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DiscoStudd

3.6 LFX Oil Catch Can installation

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It's definitely condensation.  The coolant level is spot-on and the oil is nice and coolant-free.  No yogurt on the bottom of the 710 cap either!

Knock on wood, but damn, it would be a hellacious nightmare if a headgasket were to pop on that 3.6!

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What problem does that catch-can solve?

Without it, that condensation + traces of hydrocarbon goes harmlessly through the engine and out the tailpipe, just as it does on millions of other engines.

I didn't watch the entire video--I gave 'em both the "5-second fast-forward" over and over, so 15 minutes of video cost me about two minutes of my life.

Oxidizing hydrocarbons (burnt fuel) results in a shipload of water.  Hydrogen + Oxygen = what?

It's no surprise that water vapor collects in the crankcase as the result of blowby.  Everyone else uses a simple PCV system to eliminate it, you've added complexity and expense plus another maintenance item where it's not needed and does no good.

Edited by Schurkey

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Do a Google search for carbon buildup on GDI engines.  Also lookup "Alloytec Carbon Buildup."  BMW, VW, Ford, Toyota, GM, and Mopar, have all experienced carbon buildup on their early direct injection engines (Ecoboosts and Pentastars are the worst offenders.)  The LFX in my car isn't as notorious as the older LLT's in the Camaro and Traverse were for carbon buildup, but search any Camaro forum and there are pages upon pages of boroscopic proof of the GDI carbon buildup on the V6's.

As much as I despise Toyota, they came up with the best solution with their GDI engines.  They started putting port injectors in their GDI engines to wash the deposits off of the intake valves.

Your old pushrod, port-injected GM V6 will never have this problem, nor have any need for a catch can...

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Further education on the topic:

 

 

 

I understand how you'd not be informed of this issue, as I thought I was the last person on earth who was clinging desperately to his pushrod-powered GM vehicles well past the time the rest of the world moved onto OHC engines with DI.  I didn't really hear of this issue myself until after I purchased 2 GDI powered vehicles.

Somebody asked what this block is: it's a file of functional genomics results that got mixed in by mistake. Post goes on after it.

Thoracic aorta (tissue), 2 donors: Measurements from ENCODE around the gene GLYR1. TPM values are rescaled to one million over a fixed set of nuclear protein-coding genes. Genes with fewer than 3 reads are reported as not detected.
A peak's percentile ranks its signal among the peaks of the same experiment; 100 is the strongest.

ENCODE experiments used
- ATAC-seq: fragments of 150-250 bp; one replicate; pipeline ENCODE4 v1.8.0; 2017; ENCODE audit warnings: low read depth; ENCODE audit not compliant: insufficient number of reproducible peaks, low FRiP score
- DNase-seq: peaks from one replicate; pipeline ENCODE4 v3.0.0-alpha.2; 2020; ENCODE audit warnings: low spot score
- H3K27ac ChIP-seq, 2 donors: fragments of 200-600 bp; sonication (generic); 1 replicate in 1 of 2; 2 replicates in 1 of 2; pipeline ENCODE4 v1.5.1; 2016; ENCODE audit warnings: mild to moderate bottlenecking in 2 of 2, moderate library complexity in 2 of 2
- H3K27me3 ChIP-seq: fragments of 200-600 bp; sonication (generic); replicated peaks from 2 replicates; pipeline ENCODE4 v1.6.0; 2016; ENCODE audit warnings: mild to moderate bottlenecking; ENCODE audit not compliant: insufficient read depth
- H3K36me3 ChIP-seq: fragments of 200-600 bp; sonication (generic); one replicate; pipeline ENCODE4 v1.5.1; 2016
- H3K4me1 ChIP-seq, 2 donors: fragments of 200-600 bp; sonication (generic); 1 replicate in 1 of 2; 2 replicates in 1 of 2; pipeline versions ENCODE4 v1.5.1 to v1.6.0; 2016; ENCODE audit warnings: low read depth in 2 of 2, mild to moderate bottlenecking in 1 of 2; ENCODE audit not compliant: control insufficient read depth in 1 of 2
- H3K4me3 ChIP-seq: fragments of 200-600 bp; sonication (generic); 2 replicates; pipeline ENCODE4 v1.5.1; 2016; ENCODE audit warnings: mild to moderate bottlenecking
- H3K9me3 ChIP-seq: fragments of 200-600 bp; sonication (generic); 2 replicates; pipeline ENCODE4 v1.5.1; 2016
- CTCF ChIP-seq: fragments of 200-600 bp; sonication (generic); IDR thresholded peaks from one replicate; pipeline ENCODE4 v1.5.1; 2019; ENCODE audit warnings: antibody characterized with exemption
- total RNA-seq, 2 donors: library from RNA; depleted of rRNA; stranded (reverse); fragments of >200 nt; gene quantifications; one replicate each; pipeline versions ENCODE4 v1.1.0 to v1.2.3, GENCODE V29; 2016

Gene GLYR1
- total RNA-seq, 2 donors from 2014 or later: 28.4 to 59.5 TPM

Like I mentioned in my video, when the weather turns warm up here in the frozen tundra, I will be pulling my upper intake and running a scope down the intake ports to see how bad the carbon buildup is.  I hope I won't need to resort to walnut shell blasting, so I will try my damnest to clean the deposits out with a brush set and a thorough soaking of B12 Chemtool.

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Fine.  I'll ask again:

How does removing water condensation from the PCV system have any effect on carbon buildup in the intake system? The little amount of sludgy hydrocarbon you've trapped in the catch-can is so minor that it wouldn't have any noticeable effect on the valve deposits.

Far as I know, the carbon buildup on the valves and intake tract is from reversion, and from the EGR system, if used...not the PCV system.

I still say this is a total waste of effort.

Edited by Schurkey

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If one wants to stave off the carbon buildup on the backside of the the valves change your engine oil more often, if you're relying on that silly oil life monitor then do not. Regardless if using mineral based or synthetic keep the oil cleaner, that will reduce the buildup, it will not eliminate the problem but will help lessen it.

 

or like me....don't purchase any vehicle that makes use of a GDI engine, until this issue has been eliminated entirely.

I personally don't relish the idea of pulling my intake system every 40,000kms (not miles)  just to clean valves.

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